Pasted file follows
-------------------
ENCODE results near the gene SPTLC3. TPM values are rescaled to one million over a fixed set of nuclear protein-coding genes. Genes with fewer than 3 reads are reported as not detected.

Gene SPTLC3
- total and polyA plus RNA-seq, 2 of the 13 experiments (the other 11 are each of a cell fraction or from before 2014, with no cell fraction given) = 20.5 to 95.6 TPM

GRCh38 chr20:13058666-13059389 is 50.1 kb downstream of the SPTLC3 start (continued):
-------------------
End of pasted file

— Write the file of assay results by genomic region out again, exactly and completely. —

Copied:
ENCODE results near the gene SPTLC3. TPM values are rescaled to one million over a fixed set of nuclear protein-coding genes. Genes with fewer than 3 reads are reported as not detected.

Gene SPTLC3
- total and polyA plus RNA-seq, 2 of the 13 experiments (the other 11 are each of a cell fraction or from before 2014, with no cell fraction given) = 20.5 to 95.6 TPM

GRCh38 chr20:13058666-13059389 is 50.1 kb downstream of the SPTLC3 start (continued):